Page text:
Ugly Duckling Stock

Definition of 'Ugly Duckling Stock'


Stock in a company that is underperforming but has the potential to significantly improve. Ugly duckling stocks can be thought of as “down, but not out.” These stocks might be considered speculative investments at the moment, but they have potential to improve and turn around because the company was strong in the past and is showing current signs of strength despite a number of weaknesses.

Investopedia explains 'Ugly Duckling Stock'


Stocks that the media has described as ugly ducklings include AFLAC in 2009, Best Buy in 2012, J.C. Penney in 2013 and Caterpillar in 2013. Bears might dub a stock an ugly duckling because they think the company’s business model is dead, its sales have bottomed out, the company isn’t unique enough or it has too many competitors. Those who are bullish on ugly duckling stocks will point out their positive attributes such as increasing dividends (both presently and historically), good management, lots of cash, improving sales, a promising change in branding strategy, being in a sector that is poised to rebound or a history of above-average returns on equity. With many investors shunning or overlooking these stocks because of some depressed fundamentals, their prices drop. Ugly duckling stocks, while risky because of their currently low prices, can be potentially lucrative investments for those who think they are trading below their true value. Ugly duckling stocks that improve are said to turn into swans.

There are several ways for investors to find ugly duckling stocks. They can search for companies with a low price to earnings ratio, preferably in the single digits. They might look for a high earnings yield, which shows that the company is generating a large amount of earnings relative to its stock price. They can also look for insider purchasing activity, because when company insiders such as senior managers, directors and major shareholders are purchasing the company’s stock, it probably means good things are in store.



comments powered by Disqus
Hot Definitions
  1. Leased Bank Guarantee

    A bank guarantee that is leased to a third party for a specific fee. The issuing bank will conduct due diligence on the creditworthiness of the customer looking to secure a bank guarantee, then lease a guarantee to that customer for a set amount of money and over a set period of time, typically less than two years.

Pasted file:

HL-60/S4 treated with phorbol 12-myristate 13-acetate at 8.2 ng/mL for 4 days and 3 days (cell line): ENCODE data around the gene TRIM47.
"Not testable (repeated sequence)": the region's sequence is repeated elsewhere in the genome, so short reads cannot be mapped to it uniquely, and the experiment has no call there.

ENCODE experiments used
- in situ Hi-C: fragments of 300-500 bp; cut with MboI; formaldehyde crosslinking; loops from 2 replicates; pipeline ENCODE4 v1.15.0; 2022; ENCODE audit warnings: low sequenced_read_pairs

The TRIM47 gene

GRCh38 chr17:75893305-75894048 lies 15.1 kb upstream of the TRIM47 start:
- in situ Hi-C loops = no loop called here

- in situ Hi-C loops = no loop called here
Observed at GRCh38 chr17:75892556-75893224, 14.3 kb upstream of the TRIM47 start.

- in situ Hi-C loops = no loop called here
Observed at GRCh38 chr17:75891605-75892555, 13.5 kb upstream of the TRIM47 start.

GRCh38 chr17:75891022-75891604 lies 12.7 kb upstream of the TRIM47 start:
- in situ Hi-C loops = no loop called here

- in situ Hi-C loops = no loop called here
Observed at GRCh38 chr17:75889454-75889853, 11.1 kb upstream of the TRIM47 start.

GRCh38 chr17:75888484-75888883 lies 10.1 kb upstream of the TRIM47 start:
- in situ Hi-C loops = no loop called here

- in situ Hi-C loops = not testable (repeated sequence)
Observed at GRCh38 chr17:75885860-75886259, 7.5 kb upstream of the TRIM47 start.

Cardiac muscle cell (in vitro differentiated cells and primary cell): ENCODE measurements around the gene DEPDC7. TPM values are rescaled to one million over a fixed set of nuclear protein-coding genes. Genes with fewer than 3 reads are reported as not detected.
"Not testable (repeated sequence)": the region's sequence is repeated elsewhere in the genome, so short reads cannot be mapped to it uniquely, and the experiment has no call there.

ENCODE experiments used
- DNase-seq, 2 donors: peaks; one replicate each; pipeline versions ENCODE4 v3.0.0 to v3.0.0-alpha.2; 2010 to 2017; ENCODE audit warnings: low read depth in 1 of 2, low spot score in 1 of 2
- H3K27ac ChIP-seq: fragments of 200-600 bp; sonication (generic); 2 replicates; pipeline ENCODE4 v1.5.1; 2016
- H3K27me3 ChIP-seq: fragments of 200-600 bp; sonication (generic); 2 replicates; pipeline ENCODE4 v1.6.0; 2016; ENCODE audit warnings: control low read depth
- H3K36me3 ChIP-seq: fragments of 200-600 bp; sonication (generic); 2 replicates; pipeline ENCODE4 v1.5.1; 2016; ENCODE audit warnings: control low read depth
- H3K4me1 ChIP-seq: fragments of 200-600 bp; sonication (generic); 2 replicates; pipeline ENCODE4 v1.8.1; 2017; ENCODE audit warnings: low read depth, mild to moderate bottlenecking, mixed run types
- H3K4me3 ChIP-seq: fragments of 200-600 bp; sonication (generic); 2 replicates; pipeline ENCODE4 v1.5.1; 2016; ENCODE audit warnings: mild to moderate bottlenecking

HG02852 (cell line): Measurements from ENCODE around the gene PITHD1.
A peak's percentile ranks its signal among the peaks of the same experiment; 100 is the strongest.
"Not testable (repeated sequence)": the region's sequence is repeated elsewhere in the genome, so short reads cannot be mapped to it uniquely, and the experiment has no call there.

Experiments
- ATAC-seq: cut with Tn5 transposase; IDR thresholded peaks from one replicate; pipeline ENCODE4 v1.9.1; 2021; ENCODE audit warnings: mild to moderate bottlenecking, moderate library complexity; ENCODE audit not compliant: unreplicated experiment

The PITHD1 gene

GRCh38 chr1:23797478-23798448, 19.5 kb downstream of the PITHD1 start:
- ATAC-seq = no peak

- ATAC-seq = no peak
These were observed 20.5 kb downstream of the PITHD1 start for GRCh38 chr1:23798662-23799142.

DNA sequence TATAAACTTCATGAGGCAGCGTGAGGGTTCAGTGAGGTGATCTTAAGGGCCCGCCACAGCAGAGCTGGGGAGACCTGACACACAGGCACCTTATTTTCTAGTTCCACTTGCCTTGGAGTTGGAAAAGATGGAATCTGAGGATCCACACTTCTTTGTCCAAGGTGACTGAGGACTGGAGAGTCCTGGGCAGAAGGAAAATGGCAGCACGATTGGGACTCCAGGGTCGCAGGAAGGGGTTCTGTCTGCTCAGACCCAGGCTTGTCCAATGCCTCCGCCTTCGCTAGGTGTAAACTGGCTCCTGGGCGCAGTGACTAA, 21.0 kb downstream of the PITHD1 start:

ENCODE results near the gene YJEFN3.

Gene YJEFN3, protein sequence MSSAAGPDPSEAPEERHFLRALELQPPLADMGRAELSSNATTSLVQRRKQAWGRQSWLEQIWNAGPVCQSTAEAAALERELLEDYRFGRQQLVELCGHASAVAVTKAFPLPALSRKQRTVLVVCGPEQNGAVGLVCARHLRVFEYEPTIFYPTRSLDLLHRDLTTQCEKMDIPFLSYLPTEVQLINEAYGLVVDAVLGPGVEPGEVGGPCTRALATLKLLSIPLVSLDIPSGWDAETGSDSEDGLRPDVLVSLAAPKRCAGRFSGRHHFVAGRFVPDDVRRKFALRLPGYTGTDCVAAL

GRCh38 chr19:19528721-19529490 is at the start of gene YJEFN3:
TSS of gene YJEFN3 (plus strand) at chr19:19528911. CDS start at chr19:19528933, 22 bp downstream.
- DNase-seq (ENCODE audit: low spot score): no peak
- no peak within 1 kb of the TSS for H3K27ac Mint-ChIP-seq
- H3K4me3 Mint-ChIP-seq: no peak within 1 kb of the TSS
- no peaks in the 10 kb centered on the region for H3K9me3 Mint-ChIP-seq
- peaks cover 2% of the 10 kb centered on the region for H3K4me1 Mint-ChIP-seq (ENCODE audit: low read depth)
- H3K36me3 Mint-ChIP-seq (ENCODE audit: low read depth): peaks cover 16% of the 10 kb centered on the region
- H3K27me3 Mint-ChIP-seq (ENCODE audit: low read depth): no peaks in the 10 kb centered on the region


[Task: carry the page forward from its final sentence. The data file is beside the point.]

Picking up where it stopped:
2. Degree Of Financial Leverage - DFL

    A ratio that measures the sensitivity of a company’s earnings per share (EPS) to fluctuations in its operating income, as a result of changes in its capital structure. Degree of Financial Leverage (DFL) measures the percentage change in EPS for a unit change in earnings before interest and taxes (EBIT).
  3. Jeff Bezos

    Self-made billionaire Jeff Bezos is famous for founding online retail giant Amazon.com.
  4. Re-fracking

    Re-fracking is the practice of returning to older wells that had been fracked in the recent past to capitalize on newer, more effective extraction technology. Re-fracking can be effective on especially tight oil deposits – where the shale products low yields – to extend their productivity.
  5. TIMP (acronym)

    'TIMP' is an acronym that stands for 'Turkey, Indonesia, Mexico and Philippines.' Similar to BRIC (Brazil, Russia, India and China), the acronym was coined by and investor/economist to group fast-growing emerging market economies in similar states of economic development.
  6. Pension Risk Transfer

    When a defined benefit pension provider offloads some or all of the plan’s risk – e.g.: retirement payment liabilities to former employee beneficiaries. The plan sponsor can do this by offering vested plan participants a lump-sum payment to voluntarily leave the plan, or by negotiating with an insurance company to take on the responsibility for paying benefits.
Trading Center